Routine maintenance keeps pool clean

Q: I just moved into a 5-year-old resale home that has a pool. Nobody told me how to service the filter for the pool. The previous owner said that the filters are cartridges, but he wasn’t very helpful in explaining what to do with them. What should I be doing and how often should it be done?

A: Unfortunately, the glamour of owning a pool has drawbacks. One of them is having to clean the filters. This routine maintenance should be done once per month, or sooner if the pressure on the pressure gauge is lower than normal.

The system works like this: The pump sucks water through the skimmer and the main drain. Attached to the front of the pump is a strainer basket that catches debris that gets past the skimmer’s basket or that is sucked into the main drain.

It also catches debris that is manually vacuumed or sucked in by the automatic pool cleaner. Debris that gets past the pump’s strainer basket gets a joy ride to the filter where it is trapped.

Too much junk in the filter causes a drop in pressure, which is indicated on the housing’s pressure gauge.

There are lots of different manufacturers, so pool filters come in lots of different shapes, sizes and colors. A cartridge filter such as yours looks like a large automobile air filter with pleated white folds that catch the sediment and debris.

Depending on the pool’s size, you may have only one filter or you may have several. To clean the filters, you will have to gain access to them.

When you open these areas, you will hear a gurgling noise because you will be letting air into the system.

Shut off the system and open the pressure valve on top of the filter housing. Open the pump strainer, remove the basket and clean it of debris. You can use a 4d finishing nail to poke out little rocks that plug up its holes.

The filter’s housing will have a removable top half. Holding the top and bottom halves together will be a stainless steel band or another mechanism. The band will have a threaded end that gets fed through a trunnion and is held together with a nut, or it may be attached to one half and screw onto the other half.

With the system off and the pressure gauge open and reading “zero,” unscrew the nut and remove the band. The top half should lift off. Sitting on the bottom half of the housing will be a large O-ring that will get sandwiched when you reinstall the housing’s lid. Inside is the filter cartridge(s).

Rock each cartridge gently to remove it and carry it out to the curb. The filter(s) will be sitting on a tray that you can lift out and clean off as well. Dismantle as many of the parts here as you can to clean them out.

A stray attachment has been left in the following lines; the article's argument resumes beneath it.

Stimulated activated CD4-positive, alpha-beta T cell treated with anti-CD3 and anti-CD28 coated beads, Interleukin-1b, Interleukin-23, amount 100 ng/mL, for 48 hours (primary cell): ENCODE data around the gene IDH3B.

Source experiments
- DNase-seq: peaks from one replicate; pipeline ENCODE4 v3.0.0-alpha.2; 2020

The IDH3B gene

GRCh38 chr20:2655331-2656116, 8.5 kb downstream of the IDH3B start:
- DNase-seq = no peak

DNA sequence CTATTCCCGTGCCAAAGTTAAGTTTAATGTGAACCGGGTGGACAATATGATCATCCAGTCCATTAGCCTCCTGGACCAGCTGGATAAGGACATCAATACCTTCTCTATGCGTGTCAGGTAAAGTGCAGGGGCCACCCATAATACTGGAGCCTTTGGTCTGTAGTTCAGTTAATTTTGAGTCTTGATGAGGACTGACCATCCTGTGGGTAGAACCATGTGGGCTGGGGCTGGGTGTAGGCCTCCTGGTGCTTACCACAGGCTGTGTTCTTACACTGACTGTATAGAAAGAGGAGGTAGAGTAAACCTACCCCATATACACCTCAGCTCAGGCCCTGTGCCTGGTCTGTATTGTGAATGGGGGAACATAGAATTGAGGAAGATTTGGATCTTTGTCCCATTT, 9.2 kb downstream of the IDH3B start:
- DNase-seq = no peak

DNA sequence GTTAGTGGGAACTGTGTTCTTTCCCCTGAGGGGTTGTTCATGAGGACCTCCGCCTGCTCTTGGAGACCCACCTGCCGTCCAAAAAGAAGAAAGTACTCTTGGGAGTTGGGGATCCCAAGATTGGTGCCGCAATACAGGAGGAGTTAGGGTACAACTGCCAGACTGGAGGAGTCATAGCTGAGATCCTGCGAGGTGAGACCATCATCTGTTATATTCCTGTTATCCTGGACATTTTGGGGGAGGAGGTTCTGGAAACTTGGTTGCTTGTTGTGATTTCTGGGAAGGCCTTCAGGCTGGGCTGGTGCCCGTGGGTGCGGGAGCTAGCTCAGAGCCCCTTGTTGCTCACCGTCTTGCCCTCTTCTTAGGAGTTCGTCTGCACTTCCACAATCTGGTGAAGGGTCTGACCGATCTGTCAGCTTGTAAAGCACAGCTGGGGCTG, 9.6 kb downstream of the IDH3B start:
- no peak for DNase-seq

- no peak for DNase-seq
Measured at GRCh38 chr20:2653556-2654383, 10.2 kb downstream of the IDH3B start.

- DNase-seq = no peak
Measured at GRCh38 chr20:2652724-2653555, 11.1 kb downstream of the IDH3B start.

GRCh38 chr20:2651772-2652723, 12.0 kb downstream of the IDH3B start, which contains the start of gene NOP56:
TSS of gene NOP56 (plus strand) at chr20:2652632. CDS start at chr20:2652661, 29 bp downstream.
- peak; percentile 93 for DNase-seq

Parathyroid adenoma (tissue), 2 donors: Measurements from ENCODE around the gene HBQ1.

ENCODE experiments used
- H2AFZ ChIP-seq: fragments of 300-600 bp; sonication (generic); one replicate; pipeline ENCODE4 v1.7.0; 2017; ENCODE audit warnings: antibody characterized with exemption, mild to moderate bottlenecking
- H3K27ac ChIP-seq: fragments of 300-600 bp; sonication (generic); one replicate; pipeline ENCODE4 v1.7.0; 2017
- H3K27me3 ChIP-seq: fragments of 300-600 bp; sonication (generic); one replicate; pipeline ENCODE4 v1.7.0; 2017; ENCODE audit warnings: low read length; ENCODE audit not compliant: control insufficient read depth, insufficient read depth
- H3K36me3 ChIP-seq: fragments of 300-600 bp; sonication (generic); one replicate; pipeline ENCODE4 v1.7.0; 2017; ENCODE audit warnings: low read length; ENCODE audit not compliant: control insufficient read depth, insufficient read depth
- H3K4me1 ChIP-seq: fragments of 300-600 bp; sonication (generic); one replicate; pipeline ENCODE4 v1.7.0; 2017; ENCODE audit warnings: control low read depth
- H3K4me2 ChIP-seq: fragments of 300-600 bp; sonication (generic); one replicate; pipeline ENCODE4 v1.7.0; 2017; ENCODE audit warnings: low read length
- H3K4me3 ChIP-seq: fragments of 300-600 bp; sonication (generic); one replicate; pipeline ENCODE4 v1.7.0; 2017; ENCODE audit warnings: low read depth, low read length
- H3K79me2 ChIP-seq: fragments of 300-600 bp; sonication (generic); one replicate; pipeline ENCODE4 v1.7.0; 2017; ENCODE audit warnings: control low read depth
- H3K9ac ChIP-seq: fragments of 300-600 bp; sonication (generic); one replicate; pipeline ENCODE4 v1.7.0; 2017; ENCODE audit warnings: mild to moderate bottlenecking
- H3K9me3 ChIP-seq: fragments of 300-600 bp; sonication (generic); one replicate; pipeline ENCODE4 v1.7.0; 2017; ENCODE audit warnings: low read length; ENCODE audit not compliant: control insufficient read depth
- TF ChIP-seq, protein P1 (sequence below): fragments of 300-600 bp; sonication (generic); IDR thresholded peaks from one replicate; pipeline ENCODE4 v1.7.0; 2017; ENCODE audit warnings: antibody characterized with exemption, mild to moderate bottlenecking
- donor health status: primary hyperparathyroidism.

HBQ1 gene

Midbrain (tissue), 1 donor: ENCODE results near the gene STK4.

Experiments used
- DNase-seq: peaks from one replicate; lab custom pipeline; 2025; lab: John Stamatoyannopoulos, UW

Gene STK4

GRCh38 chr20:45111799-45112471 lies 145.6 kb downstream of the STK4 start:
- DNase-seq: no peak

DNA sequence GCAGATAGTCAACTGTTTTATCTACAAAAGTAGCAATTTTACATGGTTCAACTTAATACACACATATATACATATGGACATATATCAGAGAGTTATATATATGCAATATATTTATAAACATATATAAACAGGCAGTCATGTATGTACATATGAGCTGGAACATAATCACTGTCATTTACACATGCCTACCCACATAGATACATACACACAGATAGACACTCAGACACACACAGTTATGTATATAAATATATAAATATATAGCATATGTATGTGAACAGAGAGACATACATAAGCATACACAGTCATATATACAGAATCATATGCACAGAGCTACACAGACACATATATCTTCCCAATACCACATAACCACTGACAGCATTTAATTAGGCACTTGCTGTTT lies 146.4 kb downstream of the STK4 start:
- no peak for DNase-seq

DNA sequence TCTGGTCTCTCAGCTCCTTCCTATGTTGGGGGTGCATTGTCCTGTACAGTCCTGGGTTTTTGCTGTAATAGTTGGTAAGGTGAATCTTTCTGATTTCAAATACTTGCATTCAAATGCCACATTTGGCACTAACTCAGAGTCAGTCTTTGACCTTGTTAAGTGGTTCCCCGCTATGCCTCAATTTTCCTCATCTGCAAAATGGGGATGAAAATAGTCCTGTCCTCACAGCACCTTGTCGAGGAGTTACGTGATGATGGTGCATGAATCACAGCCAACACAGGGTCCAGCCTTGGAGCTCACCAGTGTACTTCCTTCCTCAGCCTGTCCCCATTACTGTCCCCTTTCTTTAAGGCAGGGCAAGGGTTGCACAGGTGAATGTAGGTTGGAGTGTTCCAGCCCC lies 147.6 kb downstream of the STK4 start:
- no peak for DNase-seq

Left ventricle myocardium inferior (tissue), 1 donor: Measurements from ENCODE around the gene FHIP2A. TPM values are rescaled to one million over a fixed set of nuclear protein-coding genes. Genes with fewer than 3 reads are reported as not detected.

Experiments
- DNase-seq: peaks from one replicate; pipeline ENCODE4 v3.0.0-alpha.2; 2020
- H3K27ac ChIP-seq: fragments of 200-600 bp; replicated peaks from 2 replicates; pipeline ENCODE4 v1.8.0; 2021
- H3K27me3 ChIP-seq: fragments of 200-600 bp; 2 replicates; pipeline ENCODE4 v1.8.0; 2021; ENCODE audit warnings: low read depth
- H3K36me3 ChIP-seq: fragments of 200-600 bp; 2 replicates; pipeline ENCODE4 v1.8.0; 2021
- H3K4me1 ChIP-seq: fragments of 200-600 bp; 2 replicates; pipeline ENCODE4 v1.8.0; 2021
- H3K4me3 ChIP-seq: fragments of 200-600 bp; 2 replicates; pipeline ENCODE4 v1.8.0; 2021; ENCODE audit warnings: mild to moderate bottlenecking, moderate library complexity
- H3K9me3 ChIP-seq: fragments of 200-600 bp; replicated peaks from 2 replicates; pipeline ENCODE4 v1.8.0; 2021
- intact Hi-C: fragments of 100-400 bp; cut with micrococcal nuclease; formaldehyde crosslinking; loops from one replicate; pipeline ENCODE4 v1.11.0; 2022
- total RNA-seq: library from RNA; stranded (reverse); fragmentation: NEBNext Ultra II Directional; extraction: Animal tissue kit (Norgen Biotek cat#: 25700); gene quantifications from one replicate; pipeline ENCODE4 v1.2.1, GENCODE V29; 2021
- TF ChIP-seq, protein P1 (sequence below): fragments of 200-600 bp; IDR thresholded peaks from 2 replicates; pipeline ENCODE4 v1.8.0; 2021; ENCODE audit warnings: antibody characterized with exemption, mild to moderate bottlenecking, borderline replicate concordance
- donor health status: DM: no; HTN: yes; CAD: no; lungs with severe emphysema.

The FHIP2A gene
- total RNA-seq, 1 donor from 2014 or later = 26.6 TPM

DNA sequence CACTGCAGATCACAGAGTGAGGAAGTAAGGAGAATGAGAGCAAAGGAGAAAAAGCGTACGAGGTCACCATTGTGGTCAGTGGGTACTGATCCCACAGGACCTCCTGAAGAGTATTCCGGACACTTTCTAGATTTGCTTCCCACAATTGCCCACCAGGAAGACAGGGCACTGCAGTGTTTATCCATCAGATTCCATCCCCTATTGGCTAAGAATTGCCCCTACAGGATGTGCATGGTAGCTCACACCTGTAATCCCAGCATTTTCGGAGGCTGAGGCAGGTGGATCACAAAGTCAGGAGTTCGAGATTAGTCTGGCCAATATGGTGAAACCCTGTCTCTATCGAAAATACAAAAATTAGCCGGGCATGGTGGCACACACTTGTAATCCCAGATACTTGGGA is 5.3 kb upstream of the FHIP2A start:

To clean the filter(s), screw a sweeping attachment onto the end of a garden hose. This attachment will spray a strong stream of water out of its tip. Start at the top of the filter and work your way down, turning the filter every so often as one section becomes clean. When the water becomes clear, move to the next section.

Back at the filter housing, wipe out any sediment sticking to the walls or laying in the bottom. Re-install the tray and push the filter(s) back onto it.

Wipe any sediment from the O-ring and lubricate it. You can buy special O-ring lubricant at a pool store. Put a dab in your hand and go around the O-ring, but don’t pull on it. You don’t want to stretch it out of shape. Also, clean out the grooves on which it sits.

Place the lid back on so that you will be able to read the pressure gauge when the system is turned back on. Place the steel band back around the top and bottom halves; make sure it is seated correctly and then tighten it down. Place the pump’s strainer basket back inside and replace the top.

With the pressure gauge still open, turn the system back on. You will first see the strainer basket fill with water, and within 30 seconds you should have water spitting out of the pressure valve on the lid. When water starts spraying out of the valve, close the valve.

The pressure gauge will come alive and register a reading. You will have air bubbles briefly shoot out of the sidewall jets until the air is out of the lines.

Mike Klimek is a licensed contractor and owner of Las Vegas Handyman. Questions may be sent by email to:

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